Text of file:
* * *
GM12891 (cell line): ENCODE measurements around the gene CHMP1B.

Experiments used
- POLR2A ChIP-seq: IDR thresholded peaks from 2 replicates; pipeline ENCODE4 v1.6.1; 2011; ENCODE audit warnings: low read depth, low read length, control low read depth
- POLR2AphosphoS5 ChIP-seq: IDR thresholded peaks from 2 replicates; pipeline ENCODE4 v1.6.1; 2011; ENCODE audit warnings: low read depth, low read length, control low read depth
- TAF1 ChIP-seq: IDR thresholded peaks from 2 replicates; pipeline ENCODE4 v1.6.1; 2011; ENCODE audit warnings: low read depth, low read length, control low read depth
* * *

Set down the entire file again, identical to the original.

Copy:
GM12891 (cell line): ENCODE measurements around the gene CHMP1B.

Experiments used
- POLR2A ChIP-seq: IDR thresholded peaks from 2 replicates; pipeline ENCODE4 v1.6.1; 2011; ENCODE audit warnings: low read depth, low read length, control low read depth
- POLR2AphosphoS5 ChIP-seq: IDR thresholded peaks from 2 replicates; pipeline ENCODE4 v1.6.1; 2011; ENCODE audit warnings: low read depth, low read length, control low read depth
- TAF1 ChIP-seq: IDR thresholded peaks from 2 replicates; pipeline ENCODE4 v1.6.1; 2011; ENCODE audit warnings: low read depth, low read length, control low read depth